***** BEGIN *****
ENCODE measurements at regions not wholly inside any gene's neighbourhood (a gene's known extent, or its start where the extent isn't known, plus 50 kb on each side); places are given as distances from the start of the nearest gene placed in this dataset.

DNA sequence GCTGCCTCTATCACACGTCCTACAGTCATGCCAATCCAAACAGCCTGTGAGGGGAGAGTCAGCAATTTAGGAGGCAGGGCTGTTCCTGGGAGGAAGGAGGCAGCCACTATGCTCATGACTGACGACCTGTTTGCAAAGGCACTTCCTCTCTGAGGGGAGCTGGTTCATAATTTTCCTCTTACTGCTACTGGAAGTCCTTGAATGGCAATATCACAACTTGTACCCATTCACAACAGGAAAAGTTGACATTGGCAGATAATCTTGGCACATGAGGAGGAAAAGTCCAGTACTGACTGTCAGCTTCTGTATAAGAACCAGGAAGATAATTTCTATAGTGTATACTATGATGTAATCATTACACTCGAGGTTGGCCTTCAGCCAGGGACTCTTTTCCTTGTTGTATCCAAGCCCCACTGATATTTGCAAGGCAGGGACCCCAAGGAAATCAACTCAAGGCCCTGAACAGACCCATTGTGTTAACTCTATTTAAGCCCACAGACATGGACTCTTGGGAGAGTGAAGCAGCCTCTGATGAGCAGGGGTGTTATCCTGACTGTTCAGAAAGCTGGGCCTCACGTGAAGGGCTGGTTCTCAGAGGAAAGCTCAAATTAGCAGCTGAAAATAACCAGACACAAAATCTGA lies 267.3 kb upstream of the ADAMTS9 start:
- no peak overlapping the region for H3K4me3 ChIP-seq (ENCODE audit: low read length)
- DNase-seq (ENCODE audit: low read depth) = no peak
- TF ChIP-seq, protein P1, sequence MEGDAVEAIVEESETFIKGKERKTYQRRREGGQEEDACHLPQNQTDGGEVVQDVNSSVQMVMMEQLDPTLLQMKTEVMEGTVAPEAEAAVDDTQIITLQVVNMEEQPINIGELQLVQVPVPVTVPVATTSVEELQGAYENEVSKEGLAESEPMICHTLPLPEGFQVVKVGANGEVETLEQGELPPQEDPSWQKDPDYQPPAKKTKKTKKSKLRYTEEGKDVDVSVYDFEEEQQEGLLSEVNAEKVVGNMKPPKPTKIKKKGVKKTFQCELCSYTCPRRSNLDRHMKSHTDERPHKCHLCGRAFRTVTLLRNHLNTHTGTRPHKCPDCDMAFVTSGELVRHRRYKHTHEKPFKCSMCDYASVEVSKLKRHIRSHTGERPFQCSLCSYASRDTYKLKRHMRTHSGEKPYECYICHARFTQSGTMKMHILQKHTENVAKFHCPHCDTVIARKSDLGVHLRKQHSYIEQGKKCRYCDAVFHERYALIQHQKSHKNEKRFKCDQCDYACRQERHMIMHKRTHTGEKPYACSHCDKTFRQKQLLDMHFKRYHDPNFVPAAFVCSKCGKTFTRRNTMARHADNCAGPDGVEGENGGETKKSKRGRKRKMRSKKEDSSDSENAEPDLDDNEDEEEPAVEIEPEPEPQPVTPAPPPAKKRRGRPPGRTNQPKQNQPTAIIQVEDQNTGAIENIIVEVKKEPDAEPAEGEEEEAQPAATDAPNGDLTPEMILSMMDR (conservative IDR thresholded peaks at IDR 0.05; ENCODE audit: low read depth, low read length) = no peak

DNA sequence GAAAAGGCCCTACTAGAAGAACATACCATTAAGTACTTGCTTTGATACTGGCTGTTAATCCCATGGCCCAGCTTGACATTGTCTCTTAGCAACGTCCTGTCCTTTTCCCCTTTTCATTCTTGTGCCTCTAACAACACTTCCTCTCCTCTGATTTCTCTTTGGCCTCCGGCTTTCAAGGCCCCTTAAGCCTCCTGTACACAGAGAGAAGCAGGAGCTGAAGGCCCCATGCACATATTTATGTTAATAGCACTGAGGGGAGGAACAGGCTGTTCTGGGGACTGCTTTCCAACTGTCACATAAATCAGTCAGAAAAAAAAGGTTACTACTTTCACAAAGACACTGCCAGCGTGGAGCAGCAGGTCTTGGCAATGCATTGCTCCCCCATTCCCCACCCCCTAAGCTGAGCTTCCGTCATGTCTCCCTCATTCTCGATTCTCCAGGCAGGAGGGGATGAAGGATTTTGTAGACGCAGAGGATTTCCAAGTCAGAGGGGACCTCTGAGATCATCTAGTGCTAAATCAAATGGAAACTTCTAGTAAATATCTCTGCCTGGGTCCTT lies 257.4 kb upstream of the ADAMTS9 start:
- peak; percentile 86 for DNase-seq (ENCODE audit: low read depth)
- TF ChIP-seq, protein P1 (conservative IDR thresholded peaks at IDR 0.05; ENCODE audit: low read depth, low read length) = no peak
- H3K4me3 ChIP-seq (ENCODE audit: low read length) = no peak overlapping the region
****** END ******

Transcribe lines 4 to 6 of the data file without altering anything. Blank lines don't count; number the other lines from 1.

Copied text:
- DNase-seq (ENCODE audit: low read depth) = no peak
- TF ChIP-seq, protein P1, sequence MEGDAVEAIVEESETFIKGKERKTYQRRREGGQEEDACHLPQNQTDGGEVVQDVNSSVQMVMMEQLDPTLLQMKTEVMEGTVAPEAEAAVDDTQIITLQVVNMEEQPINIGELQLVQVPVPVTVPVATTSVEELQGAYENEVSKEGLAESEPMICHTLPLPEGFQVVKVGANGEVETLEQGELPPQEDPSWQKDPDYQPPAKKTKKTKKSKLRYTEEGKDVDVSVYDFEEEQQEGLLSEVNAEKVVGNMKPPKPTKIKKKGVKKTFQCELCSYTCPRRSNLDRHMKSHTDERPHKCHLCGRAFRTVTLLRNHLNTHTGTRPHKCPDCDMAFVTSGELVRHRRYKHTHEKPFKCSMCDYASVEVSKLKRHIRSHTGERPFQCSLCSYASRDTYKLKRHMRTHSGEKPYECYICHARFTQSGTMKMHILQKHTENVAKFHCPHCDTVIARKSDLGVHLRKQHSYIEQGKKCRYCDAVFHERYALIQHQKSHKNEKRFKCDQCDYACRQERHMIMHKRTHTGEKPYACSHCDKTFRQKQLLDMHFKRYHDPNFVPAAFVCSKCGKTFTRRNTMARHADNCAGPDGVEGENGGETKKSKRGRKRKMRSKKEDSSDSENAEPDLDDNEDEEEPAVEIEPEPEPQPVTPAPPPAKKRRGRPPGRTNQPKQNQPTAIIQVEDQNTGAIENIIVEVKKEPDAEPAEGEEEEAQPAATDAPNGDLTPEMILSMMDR (conservative IDR thresholded peaks at IDR 0.05; ENCODE audit: low read depth, low read length) = no peak

DNA sequence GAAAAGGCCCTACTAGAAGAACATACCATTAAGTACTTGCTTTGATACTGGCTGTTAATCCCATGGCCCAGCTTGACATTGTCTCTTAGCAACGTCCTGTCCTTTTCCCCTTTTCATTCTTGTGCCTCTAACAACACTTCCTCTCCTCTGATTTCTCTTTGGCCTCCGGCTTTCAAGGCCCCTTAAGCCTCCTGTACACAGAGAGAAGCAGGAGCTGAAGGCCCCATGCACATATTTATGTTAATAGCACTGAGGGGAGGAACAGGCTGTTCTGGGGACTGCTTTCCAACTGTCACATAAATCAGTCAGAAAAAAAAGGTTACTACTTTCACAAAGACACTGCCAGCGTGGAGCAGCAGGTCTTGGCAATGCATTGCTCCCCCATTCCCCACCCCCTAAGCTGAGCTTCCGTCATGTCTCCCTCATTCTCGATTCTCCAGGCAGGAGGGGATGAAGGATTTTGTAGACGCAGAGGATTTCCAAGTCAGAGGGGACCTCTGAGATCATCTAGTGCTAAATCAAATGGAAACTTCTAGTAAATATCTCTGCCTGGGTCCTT lies 257.4 kb upstream of the ADAMTS9 start: